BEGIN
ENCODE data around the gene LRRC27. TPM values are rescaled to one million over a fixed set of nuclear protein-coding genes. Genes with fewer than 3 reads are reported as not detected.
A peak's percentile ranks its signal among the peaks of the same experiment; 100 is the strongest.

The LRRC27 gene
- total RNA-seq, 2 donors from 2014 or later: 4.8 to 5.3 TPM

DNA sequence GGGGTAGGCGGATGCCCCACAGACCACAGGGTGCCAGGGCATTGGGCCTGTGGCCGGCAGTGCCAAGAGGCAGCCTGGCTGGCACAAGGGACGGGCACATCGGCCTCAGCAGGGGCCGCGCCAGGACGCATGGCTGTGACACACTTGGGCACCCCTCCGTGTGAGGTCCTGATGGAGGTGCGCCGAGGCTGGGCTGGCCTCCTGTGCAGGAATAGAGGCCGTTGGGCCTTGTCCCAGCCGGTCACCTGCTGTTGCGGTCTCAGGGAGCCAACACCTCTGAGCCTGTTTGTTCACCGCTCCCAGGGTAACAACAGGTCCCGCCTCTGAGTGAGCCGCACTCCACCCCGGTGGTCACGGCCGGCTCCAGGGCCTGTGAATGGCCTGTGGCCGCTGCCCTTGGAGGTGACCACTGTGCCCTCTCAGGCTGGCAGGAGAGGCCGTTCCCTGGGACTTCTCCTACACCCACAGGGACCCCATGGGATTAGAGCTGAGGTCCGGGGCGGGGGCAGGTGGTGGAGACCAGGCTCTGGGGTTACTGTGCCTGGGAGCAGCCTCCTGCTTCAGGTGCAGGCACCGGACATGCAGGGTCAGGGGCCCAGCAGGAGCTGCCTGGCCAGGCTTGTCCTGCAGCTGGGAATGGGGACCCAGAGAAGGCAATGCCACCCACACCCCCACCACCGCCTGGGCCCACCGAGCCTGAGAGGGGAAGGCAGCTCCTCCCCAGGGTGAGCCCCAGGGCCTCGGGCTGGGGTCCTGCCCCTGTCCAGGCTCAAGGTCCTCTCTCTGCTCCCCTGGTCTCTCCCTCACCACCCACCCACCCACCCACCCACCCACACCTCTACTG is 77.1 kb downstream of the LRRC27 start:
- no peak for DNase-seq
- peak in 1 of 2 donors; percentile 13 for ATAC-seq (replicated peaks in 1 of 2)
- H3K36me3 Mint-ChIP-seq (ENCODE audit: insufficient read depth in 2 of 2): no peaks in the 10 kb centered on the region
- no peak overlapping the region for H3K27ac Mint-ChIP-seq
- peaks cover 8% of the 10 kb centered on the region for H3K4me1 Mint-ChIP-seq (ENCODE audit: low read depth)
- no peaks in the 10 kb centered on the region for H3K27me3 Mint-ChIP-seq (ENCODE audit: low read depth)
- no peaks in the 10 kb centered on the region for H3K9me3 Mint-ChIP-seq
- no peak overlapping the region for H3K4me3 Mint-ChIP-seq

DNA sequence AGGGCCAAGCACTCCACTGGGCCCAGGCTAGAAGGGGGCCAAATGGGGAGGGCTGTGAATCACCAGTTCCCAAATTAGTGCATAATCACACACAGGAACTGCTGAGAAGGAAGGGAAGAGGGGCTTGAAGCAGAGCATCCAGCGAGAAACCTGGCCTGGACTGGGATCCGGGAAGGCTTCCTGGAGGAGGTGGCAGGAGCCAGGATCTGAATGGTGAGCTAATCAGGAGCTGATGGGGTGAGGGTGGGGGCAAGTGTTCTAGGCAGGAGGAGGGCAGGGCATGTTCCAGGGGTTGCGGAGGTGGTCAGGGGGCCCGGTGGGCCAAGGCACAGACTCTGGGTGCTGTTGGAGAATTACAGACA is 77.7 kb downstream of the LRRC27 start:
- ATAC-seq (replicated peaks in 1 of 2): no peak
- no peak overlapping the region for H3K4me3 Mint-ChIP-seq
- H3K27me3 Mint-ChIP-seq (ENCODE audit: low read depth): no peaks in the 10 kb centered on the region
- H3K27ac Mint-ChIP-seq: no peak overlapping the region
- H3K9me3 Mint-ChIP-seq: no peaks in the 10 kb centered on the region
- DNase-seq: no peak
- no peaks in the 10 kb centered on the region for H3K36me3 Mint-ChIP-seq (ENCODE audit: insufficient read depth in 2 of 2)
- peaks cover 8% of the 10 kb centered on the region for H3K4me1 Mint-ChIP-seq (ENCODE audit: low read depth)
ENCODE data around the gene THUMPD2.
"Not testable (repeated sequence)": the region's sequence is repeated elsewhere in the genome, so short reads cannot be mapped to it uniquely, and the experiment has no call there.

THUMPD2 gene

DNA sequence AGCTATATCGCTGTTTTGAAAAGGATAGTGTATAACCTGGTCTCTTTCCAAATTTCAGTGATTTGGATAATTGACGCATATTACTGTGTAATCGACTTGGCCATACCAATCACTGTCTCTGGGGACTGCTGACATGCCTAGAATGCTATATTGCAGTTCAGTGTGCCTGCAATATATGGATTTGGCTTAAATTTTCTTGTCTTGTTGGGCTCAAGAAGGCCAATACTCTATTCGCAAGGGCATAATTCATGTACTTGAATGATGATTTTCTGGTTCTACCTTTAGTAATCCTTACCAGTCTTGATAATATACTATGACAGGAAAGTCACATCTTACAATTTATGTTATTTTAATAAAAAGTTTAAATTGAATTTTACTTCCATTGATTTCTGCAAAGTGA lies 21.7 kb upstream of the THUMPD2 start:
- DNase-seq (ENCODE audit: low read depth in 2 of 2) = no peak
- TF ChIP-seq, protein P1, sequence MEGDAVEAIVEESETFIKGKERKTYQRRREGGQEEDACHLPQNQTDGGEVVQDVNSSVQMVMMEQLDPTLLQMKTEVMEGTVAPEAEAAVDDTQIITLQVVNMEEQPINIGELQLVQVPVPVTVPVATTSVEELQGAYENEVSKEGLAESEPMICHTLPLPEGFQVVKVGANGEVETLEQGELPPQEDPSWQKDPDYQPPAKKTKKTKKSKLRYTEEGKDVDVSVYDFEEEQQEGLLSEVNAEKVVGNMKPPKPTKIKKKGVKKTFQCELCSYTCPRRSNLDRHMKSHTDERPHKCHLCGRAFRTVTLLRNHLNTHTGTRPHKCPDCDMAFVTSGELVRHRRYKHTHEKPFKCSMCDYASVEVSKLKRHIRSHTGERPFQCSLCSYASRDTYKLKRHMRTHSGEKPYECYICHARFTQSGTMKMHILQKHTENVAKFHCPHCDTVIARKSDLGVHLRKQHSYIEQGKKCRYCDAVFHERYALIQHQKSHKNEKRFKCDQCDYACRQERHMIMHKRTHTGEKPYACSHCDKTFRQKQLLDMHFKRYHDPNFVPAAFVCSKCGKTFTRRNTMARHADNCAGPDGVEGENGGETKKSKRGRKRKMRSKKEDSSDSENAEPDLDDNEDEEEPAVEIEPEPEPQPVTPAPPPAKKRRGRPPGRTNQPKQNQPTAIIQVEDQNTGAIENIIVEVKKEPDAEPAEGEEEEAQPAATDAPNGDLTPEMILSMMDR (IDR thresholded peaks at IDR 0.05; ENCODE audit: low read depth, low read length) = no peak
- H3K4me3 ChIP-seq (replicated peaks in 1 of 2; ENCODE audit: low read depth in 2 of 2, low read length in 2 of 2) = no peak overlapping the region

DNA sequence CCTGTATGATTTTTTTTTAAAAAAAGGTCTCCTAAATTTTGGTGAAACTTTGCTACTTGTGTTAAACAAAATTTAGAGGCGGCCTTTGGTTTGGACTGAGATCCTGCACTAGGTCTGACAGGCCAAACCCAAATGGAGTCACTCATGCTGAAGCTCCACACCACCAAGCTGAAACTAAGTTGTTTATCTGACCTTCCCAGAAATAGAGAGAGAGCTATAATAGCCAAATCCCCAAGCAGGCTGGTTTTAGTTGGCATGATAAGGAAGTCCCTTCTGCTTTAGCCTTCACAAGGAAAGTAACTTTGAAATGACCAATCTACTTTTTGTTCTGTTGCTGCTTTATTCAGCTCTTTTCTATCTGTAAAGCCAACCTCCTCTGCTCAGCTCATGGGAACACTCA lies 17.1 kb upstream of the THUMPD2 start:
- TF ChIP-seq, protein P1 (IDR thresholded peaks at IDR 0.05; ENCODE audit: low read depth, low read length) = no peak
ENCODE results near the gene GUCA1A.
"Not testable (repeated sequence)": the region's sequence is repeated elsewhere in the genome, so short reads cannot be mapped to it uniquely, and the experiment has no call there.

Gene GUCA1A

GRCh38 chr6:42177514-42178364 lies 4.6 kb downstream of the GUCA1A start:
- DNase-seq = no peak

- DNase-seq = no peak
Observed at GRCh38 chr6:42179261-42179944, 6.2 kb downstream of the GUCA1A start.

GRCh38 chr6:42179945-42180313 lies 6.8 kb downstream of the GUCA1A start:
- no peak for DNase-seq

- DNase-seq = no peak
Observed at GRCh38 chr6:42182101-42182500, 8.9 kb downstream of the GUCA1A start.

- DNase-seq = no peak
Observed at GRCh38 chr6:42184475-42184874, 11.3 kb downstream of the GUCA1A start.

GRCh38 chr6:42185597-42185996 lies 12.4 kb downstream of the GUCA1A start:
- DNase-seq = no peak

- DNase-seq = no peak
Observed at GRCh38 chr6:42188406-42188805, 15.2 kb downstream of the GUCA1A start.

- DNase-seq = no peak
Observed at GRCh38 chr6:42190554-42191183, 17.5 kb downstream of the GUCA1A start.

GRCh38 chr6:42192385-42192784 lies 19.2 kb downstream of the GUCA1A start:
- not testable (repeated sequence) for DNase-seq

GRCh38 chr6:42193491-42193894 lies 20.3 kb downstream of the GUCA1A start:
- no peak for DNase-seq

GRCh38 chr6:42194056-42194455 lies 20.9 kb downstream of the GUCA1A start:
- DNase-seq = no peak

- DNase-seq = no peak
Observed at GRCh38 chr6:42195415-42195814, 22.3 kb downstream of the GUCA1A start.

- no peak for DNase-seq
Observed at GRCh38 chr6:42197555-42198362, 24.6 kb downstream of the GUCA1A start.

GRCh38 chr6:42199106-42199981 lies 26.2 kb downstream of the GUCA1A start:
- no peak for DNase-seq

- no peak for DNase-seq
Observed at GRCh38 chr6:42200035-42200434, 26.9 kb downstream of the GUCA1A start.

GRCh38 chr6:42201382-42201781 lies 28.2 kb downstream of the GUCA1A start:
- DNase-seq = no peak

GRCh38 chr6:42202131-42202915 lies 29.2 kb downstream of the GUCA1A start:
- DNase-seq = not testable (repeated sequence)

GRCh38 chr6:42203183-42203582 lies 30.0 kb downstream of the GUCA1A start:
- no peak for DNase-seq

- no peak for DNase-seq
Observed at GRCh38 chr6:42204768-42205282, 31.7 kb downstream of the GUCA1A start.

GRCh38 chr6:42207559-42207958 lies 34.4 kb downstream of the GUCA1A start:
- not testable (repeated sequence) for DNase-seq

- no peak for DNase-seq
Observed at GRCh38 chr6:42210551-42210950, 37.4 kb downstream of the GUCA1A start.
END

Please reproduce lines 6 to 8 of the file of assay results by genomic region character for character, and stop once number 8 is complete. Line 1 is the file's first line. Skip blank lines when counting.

- no peak for DNase-seq
- peak in 1 of 2 donors; percentile 13 for ATAC-seq (replicated peaks in 1 of 2)
- H3K36me3 Mint-ChIP-seq (ENCODE audit: insufficient read depth in 2 of 2): no peaks in the 10 kb centered on the region